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Cat's in the Cradle, the bed and the fish bowl

Sleek and sophisticated, our outdoor cat has the uncanny ability to slip into the house unseen. And he remains elusive to capture as he prowls our home.

Just this past Friday the cat slipped in as we departed for a weekend sojourn. Why he would want to spend the entire weekend alone in the house, I do not know. What he does while we are away, however, can be pieced together through subtle clues.

Day 1: As soon as we exit the driveway he dashes upstairs and draws himself a hot bath with moisturizing bubbles. After a rejuvenating soak, he applies lotion with antioxidants to his delicate paw pads. Then he puts on my terrycloth robe and reclines on our bed to read my husband's Sports Illustrated, the swimsuit (actually swimsuitless this year, but that's another story) edition.

Later that evening he pours himself a glass of my best red wine (none of my wine is that great, but he's a cat and it's better than his wine). He turns on the gas logs and settles down for a marathon of his favorite movies: Aristocats, That Darn Cat and Risky Business (did I mention his excellent Tom Cruise impersonation?).

Day 2: Subsequent to licking clean the interior of a yogurt container he finds in the trash, he helps himself to a refreshing drink of his favorite beverage: fish bowl water. Eventually he grows disinterested with trying to drink enough water to strand the fish on the bottom of the bowl (at the mercy of the cat), and heads off, making a mental note to try again later (evaporation might be on his side). In the meantime, he decides to taunt the dog through the window.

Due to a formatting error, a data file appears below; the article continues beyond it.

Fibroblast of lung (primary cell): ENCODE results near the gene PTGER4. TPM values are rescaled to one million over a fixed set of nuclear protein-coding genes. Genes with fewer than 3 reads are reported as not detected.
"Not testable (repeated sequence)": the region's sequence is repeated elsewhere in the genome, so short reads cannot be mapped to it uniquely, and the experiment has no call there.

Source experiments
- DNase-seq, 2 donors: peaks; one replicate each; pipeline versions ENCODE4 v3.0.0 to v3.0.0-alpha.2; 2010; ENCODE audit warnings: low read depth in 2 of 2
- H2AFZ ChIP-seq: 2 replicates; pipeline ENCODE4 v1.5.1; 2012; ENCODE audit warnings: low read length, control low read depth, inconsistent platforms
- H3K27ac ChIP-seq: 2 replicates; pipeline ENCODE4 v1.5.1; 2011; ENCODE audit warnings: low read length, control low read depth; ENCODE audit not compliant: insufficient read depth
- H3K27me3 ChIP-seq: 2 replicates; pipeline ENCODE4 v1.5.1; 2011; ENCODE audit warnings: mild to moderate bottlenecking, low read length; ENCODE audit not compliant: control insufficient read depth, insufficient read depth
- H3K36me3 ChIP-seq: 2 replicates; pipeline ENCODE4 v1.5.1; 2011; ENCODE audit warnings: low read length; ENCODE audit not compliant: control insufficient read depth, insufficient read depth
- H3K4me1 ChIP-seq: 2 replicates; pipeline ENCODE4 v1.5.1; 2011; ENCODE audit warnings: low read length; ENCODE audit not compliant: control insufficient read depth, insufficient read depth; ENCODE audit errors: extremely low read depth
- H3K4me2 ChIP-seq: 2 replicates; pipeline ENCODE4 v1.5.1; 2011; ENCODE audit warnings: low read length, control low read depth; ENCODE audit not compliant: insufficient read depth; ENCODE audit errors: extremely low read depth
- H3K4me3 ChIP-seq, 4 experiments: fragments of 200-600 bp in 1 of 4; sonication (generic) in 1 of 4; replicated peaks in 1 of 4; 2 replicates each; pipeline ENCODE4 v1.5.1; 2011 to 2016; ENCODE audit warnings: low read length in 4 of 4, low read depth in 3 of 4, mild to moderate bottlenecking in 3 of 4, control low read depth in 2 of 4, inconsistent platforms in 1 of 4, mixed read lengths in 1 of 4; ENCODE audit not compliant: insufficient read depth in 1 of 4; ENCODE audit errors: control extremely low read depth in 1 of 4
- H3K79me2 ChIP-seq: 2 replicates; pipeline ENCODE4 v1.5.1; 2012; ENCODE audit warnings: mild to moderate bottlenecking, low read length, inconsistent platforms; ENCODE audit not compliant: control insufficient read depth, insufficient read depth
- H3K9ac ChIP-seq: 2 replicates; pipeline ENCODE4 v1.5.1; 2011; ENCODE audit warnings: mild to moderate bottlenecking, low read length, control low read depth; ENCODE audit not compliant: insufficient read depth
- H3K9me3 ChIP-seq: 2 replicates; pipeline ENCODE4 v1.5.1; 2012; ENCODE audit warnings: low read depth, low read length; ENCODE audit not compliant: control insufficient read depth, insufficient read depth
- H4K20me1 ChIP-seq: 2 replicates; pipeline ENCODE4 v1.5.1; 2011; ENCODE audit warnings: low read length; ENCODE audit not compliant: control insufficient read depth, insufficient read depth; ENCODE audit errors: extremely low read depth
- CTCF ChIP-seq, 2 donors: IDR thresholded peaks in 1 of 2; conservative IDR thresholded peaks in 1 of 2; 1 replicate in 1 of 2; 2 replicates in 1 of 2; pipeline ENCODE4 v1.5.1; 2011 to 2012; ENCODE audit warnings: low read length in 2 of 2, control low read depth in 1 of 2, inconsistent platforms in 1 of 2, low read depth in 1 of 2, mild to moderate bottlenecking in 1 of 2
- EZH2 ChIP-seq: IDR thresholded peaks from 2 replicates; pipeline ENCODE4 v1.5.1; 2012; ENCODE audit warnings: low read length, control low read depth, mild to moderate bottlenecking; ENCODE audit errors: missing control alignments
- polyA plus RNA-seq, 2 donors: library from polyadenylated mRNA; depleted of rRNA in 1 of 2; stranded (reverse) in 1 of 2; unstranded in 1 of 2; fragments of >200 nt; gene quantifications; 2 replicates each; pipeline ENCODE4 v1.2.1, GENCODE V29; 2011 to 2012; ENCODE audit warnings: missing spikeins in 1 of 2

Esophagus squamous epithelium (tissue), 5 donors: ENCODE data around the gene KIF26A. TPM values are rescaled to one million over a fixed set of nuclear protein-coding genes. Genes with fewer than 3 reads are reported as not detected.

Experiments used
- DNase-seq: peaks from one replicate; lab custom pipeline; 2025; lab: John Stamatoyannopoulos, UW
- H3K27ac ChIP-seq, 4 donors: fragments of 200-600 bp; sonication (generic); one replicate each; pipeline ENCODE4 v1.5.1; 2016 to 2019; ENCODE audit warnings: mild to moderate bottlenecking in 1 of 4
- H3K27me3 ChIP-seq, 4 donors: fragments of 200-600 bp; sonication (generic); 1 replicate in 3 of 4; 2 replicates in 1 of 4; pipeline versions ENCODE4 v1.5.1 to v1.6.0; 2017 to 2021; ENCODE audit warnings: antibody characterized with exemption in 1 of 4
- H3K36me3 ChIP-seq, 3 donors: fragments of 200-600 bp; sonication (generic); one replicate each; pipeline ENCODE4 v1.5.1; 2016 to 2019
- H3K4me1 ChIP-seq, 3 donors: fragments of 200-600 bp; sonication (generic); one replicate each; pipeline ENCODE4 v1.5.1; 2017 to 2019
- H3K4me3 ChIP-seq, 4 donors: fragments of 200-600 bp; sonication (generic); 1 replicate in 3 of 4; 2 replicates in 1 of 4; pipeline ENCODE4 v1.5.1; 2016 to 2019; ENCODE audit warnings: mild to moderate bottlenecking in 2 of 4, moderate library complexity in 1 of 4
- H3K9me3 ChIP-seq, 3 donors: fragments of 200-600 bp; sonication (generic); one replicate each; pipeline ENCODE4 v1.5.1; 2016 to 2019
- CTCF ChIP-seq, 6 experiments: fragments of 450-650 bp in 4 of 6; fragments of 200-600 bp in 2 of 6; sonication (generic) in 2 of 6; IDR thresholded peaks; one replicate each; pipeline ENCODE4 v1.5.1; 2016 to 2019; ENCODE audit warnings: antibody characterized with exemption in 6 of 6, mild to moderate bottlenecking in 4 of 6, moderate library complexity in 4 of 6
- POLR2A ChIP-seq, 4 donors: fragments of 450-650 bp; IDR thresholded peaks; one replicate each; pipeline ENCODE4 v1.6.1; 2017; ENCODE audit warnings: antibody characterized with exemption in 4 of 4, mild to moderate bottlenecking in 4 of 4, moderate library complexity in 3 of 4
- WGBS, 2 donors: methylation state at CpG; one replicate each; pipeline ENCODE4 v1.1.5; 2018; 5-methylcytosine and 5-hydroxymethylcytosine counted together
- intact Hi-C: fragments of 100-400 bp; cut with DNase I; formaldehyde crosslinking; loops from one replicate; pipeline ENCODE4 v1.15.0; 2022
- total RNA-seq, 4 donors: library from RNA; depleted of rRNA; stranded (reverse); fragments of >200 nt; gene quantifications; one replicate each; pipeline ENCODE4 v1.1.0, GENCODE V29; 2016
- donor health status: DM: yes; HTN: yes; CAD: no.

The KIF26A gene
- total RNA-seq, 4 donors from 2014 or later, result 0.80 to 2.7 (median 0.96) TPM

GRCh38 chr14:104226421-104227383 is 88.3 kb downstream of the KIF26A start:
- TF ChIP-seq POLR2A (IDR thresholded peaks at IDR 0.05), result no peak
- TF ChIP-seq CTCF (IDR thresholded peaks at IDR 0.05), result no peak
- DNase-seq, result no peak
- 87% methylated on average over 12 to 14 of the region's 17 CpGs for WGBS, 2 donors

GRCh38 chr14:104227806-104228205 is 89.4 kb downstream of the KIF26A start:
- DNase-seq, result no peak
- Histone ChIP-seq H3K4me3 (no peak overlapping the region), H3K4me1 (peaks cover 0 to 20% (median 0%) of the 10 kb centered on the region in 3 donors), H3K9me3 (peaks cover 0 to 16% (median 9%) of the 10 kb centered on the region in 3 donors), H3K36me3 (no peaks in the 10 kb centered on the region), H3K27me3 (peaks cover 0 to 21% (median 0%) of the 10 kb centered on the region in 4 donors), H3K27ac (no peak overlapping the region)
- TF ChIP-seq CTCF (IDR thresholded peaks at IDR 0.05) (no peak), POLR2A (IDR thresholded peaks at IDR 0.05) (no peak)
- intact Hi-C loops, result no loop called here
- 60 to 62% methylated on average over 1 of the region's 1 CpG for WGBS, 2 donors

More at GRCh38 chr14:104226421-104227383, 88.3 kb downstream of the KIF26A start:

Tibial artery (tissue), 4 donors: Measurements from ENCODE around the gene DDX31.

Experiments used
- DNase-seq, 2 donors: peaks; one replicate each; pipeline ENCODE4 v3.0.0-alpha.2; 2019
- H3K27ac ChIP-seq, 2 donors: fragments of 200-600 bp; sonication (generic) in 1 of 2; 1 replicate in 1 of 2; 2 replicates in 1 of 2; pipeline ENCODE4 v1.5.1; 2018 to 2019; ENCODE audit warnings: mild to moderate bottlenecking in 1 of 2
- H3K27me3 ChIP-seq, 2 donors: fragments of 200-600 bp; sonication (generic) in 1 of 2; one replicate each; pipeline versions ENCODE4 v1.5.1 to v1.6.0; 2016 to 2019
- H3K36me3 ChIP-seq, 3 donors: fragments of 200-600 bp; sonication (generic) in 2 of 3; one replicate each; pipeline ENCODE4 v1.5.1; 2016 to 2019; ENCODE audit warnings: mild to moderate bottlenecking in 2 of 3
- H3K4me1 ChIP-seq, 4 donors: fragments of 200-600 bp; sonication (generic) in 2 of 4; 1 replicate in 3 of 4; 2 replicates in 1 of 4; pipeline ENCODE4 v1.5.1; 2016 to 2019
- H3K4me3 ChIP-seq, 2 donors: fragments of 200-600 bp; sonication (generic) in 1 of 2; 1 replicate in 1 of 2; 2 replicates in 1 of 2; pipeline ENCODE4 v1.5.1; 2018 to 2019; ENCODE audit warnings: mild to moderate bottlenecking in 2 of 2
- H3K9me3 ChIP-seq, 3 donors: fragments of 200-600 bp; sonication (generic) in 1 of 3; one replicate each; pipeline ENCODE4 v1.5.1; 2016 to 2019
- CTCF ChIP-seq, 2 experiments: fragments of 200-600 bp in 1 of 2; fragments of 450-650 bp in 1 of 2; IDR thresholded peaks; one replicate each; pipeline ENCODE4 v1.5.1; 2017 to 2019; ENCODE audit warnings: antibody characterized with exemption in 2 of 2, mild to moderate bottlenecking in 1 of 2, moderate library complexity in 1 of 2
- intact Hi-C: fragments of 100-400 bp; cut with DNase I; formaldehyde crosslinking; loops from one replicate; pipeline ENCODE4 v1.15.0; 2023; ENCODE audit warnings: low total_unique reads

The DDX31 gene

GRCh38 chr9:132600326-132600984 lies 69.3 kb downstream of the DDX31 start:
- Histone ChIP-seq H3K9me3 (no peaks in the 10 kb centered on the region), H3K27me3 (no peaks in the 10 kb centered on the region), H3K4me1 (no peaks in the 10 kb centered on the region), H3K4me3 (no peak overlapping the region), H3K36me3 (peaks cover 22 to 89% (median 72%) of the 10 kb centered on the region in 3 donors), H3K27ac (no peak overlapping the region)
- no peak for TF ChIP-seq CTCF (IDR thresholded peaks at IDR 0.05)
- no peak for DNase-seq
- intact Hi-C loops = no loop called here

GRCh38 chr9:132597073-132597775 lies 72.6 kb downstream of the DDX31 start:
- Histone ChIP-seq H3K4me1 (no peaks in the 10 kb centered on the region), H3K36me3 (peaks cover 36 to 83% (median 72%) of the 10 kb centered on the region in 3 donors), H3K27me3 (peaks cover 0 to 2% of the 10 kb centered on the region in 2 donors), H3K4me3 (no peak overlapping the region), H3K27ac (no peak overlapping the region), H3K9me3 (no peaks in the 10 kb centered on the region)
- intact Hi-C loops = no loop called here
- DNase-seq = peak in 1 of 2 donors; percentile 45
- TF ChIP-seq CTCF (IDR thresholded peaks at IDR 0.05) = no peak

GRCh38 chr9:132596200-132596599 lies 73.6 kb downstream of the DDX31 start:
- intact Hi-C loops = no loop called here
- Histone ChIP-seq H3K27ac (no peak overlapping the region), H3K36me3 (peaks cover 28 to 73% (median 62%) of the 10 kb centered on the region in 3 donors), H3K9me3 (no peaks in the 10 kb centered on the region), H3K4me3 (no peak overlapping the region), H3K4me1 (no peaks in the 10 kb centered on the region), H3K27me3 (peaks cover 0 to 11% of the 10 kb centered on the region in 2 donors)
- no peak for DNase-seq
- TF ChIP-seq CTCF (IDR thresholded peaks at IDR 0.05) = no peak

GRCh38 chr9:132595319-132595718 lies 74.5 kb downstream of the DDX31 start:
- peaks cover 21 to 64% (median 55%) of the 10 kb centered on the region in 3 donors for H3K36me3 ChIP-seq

Suddenly it occurs to him that he can't find the litter box. He's an outside cat who decided to indulge himself with a weekend vacation at what he thought was a luxury resort and is stunned by the lack of bathroom facilities (he decides not to leave a tip). Quickly, he constructs a makeshift latrine in the nearest houseplant.

Much better, but now getting lonely and wishing he'd thought to sneak in a lady friend, he fixes himself another glass of wine and cracks open a box of saltines in the pantry. He checks the level of the fish water ... the fish is still swimming.

In the den he puts on Cats In the Cradle and croons along (When you coming home dad, I don't know when...), which attracts some of his feline associates to the front porch.

Day 3: He awakes on my pillow regretting all the catty thoughts he had about me regarding that litter box situation and wonders if we will ever come home. His mind races, thinking of the horror stories he has heard about home owners dying or deserting and health department inspectors arriving to find cats living in the walls. He contemplates his own fate.

Soon he begins pacing. He can't take it anymore: The agonizing loneliness; the unbearable monotony. Pacing...pacing ... pacing. The room starts closing in and he must get out, but how?

Just then his ears prick up as he hears our key in the lock. He races for the door and is out as soon as he sees a sliver of daylight.

What was that? Oh my goodness, that cat was in the house the entire weekend!

Free at last.

Web posted on Thursday, April 29, 2004

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Updated: 04-Nov-2010 10:01

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